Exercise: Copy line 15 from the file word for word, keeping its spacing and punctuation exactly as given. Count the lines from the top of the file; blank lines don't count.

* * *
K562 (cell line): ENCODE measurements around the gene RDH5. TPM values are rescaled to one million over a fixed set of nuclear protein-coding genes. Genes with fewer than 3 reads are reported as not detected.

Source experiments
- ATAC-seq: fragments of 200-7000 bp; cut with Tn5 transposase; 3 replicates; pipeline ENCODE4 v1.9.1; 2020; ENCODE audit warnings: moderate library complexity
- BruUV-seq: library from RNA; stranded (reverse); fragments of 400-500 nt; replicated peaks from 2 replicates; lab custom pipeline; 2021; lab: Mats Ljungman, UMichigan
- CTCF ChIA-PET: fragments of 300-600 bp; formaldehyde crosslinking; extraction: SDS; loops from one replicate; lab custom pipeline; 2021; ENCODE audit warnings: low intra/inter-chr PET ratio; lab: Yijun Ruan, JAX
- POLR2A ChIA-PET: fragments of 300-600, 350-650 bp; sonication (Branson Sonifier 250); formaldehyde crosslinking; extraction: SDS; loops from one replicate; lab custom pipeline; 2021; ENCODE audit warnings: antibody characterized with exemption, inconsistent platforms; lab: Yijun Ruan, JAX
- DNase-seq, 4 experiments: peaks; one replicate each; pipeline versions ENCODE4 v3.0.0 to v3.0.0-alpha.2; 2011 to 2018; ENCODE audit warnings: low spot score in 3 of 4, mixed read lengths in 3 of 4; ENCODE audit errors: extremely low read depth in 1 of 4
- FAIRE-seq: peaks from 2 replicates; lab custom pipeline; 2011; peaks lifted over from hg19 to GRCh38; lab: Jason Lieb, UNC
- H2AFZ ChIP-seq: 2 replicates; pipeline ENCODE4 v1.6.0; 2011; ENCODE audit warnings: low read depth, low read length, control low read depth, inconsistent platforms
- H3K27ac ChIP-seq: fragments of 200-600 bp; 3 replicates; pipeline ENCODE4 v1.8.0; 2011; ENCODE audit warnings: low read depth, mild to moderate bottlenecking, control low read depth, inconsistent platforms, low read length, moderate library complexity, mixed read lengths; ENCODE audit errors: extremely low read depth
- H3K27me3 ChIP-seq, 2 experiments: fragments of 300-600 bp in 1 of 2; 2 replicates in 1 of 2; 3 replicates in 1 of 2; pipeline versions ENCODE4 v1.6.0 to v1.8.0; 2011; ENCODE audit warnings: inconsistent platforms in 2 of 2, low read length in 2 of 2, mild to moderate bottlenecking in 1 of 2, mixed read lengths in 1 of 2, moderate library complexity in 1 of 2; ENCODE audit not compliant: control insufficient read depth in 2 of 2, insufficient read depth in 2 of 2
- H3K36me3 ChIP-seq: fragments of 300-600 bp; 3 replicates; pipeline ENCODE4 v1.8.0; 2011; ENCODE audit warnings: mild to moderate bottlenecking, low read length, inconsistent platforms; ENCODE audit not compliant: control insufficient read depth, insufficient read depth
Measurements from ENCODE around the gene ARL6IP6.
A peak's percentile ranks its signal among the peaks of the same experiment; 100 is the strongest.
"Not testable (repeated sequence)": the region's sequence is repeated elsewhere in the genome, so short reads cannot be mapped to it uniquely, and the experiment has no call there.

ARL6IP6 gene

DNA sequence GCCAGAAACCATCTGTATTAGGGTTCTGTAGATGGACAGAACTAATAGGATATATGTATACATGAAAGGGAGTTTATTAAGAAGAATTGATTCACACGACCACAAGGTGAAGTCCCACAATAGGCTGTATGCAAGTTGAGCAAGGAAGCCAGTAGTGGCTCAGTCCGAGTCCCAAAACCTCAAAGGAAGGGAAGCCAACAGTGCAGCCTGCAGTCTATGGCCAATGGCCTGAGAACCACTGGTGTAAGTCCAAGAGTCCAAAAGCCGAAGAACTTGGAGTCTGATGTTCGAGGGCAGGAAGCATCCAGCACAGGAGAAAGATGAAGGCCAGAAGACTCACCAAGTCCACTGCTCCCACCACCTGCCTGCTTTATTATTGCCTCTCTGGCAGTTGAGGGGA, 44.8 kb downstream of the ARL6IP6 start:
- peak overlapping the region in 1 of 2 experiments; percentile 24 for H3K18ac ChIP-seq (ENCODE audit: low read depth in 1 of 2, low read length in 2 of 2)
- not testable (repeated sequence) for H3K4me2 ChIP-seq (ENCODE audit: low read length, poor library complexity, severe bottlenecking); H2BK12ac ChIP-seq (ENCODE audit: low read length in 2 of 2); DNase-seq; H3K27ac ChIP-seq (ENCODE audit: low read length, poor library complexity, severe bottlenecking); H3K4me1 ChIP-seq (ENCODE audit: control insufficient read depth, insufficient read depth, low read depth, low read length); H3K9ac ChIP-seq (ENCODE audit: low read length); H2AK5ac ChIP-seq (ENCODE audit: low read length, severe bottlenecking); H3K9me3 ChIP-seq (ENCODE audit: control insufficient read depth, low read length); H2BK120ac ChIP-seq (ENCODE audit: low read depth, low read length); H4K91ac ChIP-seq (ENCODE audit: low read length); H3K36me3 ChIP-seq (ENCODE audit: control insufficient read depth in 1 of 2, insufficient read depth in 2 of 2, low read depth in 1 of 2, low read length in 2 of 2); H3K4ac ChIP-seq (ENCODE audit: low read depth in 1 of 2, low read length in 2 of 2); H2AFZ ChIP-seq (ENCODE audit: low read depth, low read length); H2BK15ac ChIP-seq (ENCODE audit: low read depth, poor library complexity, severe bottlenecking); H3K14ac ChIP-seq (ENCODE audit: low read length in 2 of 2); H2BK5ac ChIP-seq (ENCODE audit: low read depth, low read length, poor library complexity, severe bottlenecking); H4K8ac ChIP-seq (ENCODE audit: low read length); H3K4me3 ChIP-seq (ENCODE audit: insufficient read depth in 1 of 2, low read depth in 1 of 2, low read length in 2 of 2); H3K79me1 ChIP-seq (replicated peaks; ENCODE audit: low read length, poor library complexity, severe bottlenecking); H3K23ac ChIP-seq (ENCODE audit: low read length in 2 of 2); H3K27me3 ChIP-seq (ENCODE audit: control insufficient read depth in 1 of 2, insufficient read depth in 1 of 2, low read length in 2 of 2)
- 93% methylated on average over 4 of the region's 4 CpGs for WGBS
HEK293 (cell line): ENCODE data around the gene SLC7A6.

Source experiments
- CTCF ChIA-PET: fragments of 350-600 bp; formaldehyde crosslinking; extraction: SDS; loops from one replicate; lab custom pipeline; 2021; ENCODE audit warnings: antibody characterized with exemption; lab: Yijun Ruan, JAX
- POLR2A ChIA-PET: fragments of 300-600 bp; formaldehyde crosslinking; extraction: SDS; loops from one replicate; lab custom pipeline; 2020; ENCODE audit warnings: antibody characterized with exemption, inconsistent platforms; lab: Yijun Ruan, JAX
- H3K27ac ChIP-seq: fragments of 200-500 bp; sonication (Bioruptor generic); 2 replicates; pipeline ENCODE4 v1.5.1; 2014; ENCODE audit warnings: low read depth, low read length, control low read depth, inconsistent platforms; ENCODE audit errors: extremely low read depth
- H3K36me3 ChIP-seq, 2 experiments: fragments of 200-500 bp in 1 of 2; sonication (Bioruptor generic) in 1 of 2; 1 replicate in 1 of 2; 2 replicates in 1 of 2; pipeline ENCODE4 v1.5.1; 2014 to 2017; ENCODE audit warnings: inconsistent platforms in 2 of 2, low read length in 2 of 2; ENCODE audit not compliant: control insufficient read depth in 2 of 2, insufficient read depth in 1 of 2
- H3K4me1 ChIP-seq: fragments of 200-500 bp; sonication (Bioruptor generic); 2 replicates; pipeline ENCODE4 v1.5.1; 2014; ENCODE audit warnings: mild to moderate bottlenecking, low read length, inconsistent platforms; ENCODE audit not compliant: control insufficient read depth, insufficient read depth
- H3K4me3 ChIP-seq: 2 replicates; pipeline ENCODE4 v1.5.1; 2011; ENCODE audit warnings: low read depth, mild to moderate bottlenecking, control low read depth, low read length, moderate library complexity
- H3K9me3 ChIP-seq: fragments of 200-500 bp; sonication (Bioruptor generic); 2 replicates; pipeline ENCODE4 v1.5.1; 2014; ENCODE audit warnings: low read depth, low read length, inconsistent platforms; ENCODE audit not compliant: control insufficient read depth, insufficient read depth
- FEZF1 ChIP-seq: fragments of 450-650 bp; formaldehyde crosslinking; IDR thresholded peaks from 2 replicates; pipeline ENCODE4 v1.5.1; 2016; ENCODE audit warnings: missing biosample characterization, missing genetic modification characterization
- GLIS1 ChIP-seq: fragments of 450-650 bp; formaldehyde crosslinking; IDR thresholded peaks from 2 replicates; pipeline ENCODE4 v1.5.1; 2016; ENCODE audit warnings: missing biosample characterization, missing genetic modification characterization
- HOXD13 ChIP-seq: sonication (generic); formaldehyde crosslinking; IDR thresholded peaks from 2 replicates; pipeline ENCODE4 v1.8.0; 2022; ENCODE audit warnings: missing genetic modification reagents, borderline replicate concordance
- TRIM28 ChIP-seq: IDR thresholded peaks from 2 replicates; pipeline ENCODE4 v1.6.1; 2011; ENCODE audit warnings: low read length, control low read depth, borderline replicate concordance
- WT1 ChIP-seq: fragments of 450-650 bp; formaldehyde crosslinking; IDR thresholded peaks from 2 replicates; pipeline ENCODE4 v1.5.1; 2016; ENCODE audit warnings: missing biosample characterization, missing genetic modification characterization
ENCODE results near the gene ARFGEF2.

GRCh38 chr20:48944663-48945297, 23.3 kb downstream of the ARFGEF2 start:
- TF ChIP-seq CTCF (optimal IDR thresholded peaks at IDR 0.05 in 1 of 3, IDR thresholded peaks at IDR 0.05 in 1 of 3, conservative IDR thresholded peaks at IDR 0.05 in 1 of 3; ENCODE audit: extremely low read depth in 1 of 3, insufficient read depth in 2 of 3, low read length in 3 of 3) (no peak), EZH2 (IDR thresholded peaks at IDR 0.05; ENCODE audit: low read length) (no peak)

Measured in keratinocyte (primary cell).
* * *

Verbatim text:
"Not testable (repeated sequence)": the region's sequence is repeated elsewhere in the genome, so short reads cannot be mapped to it uniquely, and the experiment has no call there.